GALLIPOLIS — With September having been designated as “Recovery Month” by the Substance Abuse and Mental Health Services Administration, the Gallipolis Daily Tribune and Gallia Citizens for Prevention and Recovery (CPR) checked in with the Gallipolis Municipal Court to get an update on the municipal drug court docket.
This year’s Recovery Month theme is “Join the Voices for Recovery: Invest in Health, Home, Purpose, and Community,” which Municipal Judge Eric Mulford said is fitting given that the specialized docket emphasizes a community team-based approach to combating drug addictions that lead to involvement with the court system.
Mulford said that the current participants in the municipal court’s specialized dockets recently renamed the drug court ‘Recovery Court,’ symbolizing the mission of the docket while giving it a more positive connotation.
“The goal of Recovery Court is to guide the participants to long-term sobriety, and in the process to help them obtain stable housing, set educational and employment goals, develop a relapse prevention plan and form healthy relationships,” Mulford said.
Recovery Court is geared toward problem-solving in an intensive out-patient or community-based environment, and is managed by Shallon Schuldt, a court probation officer who was appointed as the specialized dockets coordinator in February 2017. Schuldt provides more intensive supervision to her clients than is possible with standard probation, while each receives comprehensive case management and treatment from licensed behavioral health providers, such as TASC of Southeast Ohio, among others. Each also appears before the judge for regular case review hearings, where incentives are offered for compliance with the program rules and sanctions are imposed for any violations.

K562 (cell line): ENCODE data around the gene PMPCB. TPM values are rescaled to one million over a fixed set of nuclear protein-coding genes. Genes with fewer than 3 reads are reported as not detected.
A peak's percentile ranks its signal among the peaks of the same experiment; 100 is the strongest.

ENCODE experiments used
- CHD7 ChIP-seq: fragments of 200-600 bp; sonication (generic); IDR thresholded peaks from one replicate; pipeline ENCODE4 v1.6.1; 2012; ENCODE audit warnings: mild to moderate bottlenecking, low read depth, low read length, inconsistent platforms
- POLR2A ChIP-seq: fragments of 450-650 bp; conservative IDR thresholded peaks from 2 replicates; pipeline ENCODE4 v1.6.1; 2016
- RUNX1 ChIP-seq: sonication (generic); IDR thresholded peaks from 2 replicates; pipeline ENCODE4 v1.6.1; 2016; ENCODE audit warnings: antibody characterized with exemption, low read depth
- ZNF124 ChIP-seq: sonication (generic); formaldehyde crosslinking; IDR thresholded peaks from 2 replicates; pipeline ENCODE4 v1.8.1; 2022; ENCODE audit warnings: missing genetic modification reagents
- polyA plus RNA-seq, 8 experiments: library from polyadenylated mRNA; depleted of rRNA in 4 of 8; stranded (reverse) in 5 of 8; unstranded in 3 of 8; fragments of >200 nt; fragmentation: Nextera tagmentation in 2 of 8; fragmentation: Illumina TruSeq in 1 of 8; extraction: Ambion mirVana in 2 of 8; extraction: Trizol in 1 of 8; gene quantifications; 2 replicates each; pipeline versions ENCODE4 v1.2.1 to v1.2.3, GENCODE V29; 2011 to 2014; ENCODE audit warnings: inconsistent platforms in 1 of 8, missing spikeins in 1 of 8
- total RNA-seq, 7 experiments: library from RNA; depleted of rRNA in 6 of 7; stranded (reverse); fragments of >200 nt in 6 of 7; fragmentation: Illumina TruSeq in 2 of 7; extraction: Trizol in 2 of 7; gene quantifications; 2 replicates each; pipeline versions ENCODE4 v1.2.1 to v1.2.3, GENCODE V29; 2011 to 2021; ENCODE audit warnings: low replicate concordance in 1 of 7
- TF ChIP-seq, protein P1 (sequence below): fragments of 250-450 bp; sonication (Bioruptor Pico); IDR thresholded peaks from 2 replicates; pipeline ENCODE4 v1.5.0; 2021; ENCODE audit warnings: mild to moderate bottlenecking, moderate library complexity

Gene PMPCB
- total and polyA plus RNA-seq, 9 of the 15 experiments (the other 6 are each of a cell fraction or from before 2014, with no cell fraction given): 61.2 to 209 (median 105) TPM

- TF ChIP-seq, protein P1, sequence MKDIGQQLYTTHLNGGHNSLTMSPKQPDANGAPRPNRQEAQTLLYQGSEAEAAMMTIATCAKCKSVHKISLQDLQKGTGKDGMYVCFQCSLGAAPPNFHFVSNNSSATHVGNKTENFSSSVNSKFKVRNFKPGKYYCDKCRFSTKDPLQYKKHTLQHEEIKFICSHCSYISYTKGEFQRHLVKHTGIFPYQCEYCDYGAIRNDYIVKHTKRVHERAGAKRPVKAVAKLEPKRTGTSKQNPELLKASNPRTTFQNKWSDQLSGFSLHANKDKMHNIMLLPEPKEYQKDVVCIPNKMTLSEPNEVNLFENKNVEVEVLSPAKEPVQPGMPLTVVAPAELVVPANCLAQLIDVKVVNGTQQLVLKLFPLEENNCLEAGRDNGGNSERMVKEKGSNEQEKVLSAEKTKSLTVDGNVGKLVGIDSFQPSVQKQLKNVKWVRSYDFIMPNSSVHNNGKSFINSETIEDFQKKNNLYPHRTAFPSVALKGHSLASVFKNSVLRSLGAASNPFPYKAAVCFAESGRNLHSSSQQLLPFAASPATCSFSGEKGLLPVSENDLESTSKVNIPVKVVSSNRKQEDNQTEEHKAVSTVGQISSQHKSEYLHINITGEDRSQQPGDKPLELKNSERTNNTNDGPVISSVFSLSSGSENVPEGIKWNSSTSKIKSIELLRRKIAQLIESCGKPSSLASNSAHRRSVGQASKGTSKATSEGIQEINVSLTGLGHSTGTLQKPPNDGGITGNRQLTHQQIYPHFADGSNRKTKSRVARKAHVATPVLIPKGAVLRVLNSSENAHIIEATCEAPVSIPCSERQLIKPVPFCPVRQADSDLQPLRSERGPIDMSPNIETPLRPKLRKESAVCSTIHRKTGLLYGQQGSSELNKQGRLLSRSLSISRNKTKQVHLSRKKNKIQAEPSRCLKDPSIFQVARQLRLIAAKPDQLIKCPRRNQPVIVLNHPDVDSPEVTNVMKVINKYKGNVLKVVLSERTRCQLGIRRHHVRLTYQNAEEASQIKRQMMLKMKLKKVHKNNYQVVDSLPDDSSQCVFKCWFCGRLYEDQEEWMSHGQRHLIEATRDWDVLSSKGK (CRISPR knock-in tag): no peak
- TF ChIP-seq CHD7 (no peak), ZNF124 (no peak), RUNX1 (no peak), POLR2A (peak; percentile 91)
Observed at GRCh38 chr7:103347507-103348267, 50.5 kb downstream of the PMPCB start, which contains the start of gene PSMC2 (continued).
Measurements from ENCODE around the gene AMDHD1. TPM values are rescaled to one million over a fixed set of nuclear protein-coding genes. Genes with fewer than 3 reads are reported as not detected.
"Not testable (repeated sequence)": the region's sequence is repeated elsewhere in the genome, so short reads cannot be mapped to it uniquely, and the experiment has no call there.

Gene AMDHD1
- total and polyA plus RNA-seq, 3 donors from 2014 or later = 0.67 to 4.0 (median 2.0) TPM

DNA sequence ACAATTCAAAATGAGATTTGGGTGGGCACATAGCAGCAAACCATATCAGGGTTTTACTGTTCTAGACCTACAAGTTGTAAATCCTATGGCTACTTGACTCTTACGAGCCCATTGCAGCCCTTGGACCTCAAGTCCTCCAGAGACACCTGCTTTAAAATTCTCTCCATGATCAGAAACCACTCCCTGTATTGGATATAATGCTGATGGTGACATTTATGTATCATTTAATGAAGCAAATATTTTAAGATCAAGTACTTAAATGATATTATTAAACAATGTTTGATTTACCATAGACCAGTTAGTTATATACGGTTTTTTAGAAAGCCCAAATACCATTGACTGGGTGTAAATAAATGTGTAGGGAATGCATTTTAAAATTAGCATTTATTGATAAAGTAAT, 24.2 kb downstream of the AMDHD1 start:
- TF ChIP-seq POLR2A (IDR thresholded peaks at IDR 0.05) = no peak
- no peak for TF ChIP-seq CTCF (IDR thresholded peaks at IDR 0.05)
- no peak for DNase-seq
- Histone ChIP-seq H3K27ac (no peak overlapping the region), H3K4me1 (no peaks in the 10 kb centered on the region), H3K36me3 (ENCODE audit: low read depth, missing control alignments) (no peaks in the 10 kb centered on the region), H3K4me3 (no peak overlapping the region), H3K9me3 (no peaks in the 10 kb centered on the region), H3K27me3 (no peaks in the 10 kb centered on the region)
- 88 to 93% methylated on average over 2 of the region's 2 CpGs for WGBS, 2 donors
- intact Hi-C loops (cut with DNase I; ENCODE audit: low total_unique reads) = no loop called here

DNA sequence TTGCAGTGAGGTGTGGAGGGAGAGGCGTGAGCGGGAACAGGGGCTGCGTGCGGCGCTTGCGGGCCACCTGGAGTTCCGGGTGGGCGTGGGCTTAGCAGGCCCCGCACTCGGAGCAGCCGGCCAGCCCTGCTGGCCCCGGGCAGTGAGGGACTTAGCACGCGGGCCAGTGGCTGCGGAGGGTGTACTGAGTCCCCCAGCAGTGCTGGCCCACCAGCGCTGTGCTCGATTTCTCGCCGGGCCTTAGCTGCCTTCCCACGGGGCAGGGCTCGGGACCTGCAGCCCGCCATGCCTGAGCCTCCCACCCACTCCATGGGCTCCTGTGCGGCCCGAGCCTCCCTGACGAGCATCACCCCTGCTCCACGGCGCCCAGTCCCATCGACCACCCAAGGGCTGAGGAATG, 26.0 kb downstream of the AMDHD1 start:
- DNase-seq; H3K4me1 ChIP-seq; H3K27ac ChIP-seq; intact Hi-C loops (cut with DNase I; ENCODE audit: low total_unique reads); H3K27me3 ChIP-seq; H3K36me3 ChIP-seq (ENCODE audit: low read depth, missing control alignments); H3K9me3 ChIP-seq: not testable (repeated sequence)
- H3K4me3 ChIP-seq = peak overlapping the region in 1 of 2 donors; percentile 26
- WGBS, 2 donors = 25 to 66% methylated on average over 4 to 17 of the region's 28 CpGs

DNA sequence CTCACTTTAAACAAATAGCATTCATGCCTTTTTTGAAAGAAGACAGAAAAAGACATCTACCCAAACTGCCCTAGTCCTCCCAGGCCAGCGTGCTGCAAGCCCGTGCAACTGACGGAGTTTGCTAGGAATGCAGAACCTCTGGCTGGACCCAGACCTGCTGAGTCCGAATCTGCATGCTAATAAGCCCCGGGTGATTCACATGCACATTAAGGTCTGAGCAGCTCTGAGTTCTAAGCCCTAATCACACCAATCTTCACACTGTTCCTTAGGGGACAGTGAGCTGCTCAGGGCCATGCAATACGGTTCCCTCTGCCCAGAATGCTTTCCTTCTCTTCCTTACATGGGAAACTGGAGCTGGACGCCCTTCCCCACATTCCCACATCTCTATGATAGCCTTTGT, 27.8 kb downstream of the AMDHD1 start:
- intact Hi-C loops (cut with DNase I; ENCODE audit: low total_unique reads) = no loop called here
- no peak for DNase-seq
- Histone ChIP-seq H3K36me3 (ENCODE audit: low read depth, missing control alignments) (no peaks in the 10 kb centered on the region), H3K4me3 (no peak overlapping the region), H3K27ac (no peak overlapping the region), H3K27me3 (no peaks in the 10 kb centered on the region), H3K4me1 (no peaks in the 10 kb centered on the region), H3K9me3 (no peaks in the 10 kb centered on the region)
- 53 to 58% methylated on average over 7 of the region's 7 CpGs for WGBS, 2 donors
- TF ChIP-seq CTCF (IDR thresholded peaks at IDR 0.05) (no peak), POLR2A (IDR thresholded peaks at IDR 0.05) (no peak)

Recovery Court is currently funded by a grant from the Ohio Department of Mental Health and Addiction Services, with most of the treatment funded by Medicaid. The treatment providers who may work with the court, as well as the general case plans followed by participants, are pre-approved by the Ohio Supreme Court. The judge said that he and Schuldt are selective in accepting participants, noting that only non-violent, misdemeanor-level offenders are considered for the docket, and that each must express a sincere desire to achieve sobriety and voluntarily commit to completing the four levels of the program over a period of 12 months.
Although many offenders sentenced in municipal court are evaluated for participation in Recovery Court, only around 30 individuals per year are actually approved for the program.
“It’s not for everybody,” the judge said. “We value the stability achieved within the group when only those select few who truly want to achieve recovery are working together to meet the objectives of their case plans. Placing participants into the program who don’t want to leave their criminal behavior behind would be disruptive to the few who are working so hard.”
Once a participant has been admitted into the program, his or her individualized case plan allows the option of traditional, faith-based, or medication-assisted treatment. The majority select either traditional counseling or to receive Vivitrol, a non-narcotic medication with no addictive properties, which is administered with a monthly injection that blocks brain receptors from becoming high from opiates. While medication-assisted treatment for Recovery Court clients is currently offered by a Jackson-based provider, plans are underway to bring the Gallia County Health Department on board the treatment team to streamline the delivery of those services. Those who choose faith-based treatment work with the ministries associated with Vinton Baptist Church, including the Field of Hope and Gallia Strong Tower.
Mulford, who became Gallipolis Municipal Judge in January 2017, plans to compile statistics over a three year period to document the recidivism rate of Recovery Court graduates. By December 2020, the judge hopes to have concluded whether the program has been successful in reducing recidivism.